It ignores our recommendations – which come from our customers – and proposes blanket solutions 

John Tutte_WEBcutout

Titled “Living with Beauty”, many expected the Building Better Building Beautiful Commission’s report to be widely focused on how to build beautiful communities and homes for residents across the country at scale. Instead we’ve found it to be very narrow in its scope, and while it does offer some sensible solutions, it ultimately presents the industry with a number of additional challenges to overcome, leaving both housebuilders and planning departments potentially facing a dilemma about their implementation.

While the report does include some sensible suggestions, our hope was that it would offer solutions that recognise the range of property types available when creating beautiful places to live, such as the use of detached, semi-detached and terraced homes. Instead, it proposes blanket recommendations that undermine the integrity of consumer desires and regional buying patterns.

While there is acknowledgement in the report that the architectural style preferences of housebuilders’ customers are relevant and important, the report does not do the same for the types of homes.

Indeed, it refers to a “powerful consensus” that people want to live in higher “gentle” density places (gentle densities being four-storey terraces or five storey “mid-rise” blocks). However, a failure to explain the evidence behind this statement raises questions about its validity.

One size does not fit all

We regularly conduct market research and have a keen understanding of our customers’ preferences – and find a strong inclination among our customers outside of cities, such as London, for a detached or semi-detached property as opposed to any form of dense housing scheme.

And, in fact, when it comes to creating a beautiful, sustainable, landscape-led place, we find it is a range of typologies, including detached and semi-detached homes, that offers the most potential. This is not to say that gentle density developments are not suitable for some communities across the country – but one size does not fit all.

Many of the property examples contained within the report are bespoke schemes that are difficult and expensive to build. Unfortunately, the report largely ignores the recommendations provided to the commission by the country’s top housebuilders.

Cover of Building Beautiful Scruton report BBBBC_Report-1

Cover of the Building Beautiful report: Living with Beauty

Sadly, while we contributed more than 100 pages to the commission to help inform from the perspective of volume housebuilders, these thoughts have largely been overlooked, which is strange given that the top 10 UK housebuilders were responsible for selling more than 84,000 homes in 2018/19.

Following much criticism in recent years – much of it valid – many housebuilders are already taking significant steps to ensure they are building high-quality and well-designed homes, and indeed many of the proposed solutions outlined in the report are already being delivered across the country.

We are huge advocates of bringing back tree-lined streets, for example. In many instances, however, a housebuilder’s vision of a ”tree-lined street” has been met with resistance from highway authorities and, as a result, high-quality original concepts end up being watered down.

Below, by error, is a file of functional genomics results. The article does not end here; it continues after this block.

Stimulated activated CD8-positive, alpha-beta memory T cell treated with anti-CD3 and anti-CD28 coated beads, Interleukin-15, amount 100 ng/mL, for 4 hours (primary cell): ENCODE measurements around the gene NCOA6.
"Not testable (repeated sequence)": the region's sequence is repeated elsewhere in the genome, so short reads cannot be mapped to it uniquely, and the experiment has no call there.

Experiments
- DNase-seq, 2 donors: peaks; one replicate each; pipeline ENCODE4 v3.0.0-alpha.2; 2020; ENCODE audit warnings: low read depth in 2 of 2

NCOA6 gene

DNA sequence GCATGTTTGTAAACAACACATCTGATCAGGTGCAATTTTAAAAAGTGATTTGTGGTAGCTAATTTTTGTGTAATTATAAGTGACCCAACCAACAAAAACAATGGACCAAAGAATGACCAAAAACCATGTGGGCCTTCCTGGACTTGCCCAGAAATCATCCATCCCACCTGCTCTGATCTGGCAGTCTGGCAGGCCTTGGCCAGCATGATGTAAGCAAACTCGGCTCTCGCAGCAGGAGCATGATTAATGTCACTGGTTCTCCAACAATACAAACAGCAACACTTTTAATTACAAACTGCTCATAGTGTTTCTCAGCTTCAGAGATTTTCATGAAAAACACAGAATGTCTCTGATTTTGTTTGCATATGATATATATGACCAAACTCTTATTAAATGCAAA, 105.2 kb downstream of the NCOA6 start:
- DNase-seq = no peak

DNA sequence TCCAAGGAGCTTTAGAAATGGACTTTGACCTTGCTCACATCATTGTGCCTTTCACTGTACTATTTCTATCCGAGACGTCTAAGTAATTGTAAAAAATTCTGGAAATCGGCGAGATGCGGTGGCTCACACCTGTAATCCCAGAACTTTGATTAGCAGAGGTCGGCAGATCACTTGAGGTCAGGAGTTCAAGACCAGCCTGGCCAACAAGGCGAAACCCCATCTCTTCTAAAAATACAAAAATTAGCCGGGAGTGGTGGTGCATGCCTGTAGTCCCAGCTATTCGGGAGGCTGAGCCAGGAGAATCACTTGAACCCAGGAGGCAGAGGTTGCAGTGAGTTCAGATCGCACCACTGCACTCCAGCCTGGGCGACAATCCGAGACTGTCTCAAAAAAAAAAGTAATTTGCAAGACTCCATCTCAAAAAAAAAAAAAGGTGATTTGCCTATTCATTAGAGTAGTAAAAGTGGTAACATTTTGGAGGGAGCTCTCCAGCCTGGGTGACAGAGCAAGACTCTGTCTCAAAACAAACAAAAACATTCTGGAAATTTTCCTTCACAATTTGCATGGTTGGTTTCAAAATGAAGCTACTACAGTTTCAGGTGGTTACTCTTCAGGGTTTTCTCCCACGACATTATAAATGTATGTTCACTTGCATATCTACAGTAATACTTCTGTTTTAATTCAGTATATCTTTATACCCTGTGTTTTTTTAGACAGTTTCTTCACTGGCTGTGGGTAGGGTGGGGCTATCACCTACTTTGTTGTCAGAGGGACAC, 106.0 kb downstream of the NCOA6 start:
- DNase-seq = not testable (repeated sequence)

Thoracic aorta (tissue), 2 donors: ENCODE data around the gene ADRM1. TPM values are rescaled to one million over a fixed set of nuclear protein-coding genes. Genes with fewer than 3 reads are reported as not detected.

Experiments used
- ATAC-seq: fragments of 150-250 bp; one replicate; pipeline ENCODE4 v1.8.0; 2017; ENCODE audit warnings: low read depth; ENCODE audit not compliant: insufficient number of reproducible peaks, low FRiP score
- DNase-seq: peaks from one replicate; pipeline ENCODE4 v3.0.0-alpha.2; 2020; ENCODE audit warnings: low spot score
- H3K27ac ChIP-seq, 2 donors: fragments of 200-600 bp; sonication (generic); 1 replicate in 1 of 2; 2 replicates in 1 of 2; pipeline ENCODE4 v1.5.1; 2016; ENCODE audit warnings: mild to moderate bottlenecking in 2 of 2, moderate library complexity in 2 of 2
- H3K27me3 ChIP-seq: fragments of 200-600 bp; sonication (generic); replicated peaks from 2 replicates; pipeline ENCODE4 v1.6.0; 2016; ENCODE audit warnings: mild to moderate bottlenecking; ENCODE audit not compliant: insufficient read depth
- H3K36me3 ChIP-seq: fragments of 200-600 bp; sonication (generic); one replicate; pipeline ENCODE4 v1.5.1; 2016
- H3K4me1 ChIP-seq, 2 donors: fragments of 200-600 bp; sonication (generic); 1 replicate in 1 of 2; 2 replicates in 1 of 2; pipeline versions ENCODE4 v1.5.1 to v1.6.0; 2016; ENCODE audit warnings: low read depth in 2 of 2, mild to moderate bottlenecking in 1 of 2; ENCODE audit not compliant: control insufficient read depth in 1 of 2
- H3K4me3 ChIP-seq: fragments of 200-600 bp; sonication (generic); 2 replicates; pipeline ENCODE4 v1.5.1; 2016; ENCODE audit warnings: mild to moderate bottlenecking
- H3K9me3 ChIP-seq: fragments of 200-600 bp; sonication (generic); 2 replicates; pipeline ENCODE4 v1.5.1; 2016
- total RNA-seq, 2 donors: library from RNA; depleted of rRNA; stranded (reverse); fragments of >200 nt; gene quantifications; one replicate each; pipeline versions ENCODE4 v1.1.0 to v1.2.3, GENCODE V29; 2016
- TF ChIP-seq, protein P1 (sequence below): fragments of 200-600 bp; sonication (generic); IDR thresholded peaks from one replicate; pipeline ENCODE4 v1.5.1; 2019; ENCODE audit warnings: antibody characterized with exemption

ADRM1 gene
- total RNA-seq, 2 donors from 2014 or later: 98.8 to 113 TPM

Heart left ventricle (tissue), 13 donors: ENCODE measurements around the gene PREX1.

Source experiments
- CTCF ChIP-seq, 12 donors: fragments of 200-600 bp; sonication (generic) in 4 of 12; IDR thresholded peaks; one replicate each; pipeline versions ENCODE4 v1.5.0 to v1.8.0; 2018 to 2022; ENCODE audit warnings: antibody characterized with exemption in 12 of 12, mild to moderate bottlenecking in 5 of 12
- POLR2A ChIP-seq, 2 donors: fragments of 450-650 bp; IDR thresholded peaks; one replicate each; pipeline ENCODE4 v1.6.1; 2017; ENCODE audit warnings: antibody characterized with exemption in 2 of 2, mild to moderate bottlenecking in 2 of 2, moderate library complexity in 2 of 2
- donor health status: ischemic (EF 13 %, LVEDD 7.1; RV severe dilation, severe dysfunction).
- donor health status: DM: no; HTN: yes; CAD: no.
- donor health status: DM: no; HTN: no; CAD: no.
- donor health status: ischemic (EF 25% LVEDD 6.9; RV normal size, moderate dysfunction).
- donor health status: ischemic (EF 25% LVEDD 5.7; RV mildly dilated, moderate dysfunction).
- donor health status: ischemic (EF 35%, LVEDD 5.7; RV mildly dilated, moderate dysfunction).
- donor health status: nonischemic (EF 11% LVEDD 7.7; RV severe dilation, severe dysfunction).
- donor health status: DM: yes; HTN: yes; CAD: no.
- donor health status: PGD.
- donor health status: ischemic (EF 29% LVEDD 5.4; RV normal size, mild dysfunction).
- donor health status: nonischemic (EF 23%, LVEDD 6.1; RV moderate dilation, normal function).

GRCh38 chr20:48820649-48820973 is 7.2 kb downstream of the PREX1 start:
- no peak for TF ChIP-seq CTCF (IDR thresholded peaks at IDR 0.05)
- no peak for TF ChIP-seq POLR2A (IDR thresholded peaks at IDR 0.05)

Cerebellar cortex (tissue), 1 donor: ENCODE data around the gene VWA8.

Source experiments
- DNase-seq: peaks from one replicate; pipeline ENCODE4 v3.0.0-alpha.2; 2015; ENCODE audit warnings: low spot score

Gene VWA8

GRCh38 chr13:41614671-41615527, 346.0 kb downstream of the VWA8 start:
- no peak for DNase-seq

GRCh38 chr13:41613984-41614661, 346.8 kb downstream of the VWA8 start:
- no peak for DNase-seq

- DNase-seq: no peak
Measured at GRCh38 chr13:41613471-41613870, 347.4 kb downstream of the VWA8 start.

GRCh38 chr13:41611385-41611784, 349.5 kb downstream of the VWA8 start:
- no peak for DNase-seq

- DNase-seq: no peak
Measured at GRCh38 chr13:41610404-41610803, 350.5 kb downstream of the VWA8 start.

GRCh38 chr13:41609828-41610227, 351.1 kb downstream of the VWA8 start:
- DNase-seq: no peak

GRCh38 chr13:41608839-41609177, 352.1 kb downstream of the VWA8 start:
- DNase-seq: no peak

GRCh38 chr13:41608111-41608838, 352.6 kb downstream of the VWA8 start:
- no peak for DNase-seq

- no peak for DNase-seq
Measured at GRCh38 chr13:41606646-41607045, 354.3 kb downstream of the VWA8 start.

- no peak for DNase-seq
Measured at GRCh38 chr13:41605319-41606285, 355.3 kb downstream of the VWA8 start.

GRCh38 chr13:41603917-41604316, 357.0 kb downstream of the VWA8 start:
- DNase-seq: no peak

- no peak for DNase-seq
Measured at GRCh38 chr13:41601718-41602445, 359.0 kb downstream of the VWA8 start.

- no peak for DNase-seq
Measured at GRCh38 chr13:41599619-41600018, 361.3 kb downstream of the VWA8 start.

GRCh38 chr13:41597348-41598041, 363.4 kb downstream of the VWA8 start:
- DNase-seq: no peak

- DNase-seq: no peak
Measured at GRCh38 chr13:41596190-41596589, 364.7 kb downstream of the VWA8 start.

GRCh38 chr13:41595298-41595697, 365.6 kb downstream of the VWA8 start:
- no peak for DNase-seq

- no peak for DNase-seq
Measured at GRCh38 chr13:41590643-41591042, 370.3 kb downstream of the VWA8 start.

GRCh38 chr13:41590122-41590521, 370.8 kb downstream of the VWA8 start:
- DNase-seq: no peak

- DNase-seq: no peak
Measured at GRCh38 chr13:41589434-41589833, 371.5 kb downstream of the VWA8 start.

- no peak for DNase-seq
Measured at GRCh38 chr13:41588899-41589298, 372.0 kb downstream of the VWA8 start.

A strong emphasis on creating high-quality homes and thriving communities across England and Wales

This is largely down to authorities being concerned with the technical and financial challenges of maintaining the trees, as well as the liability of the perceived impact on highway safety and drainage systems.

We find highway authorities in general must move with the times – if there was less hard surfacing, for example, it would moderate surface water run-off, and would also reduce the carbon emitted and allow for more land for biodiversity and foliage such a street trees.

We place a strong emphasis on creating high-quality homes and thriving communities across England and Wales. It is to this end that we established our ”Redrow 8”, a set of eight placemaking principles that guide every community we create.

Our design manual includes a clear scoring system created to help us develop the highest quality concepts and layouts for new schemes. It also helps us to understand how we are performing against each of our placemaking principles.

New homes need to be of their time, not rooted in the past

The manual incorporates principles from a range of authoritative external sources, including the key urban design objectives from the Building for Life 12, the revised National Planning Policy Framework and the NHS, with a view to creating healthy communities. These values have played a pivotal role in our discussions with planning and local authorities, who are hugely receptive and positive about the benefits they bring to local residents.

Our duty is to build homes our customers desire so creating communities that they demand is at the forefront of our strategy. New homes need to be of their time, not rooted in the past and ignoring how people now live.

For example, according to forecasts from Bloomberg New Energy Finance, UK electric vehicle sales will rise from 3.4% of all vehicles sold in 2019 to 5.5% in 2020 and this figure is only set to rise in years to come. Therefore, as an industry, we must continue adapting our product to reflect the impact of climate change by recognising customers’ preferences for more sustainable features such as conveniently located charging points.

We need less utopia and more down-to-earth quality design appreciated by the person on the street. After all, they are the ones best placed to judge great places to live.

John Tutte is executive chairman of Redrow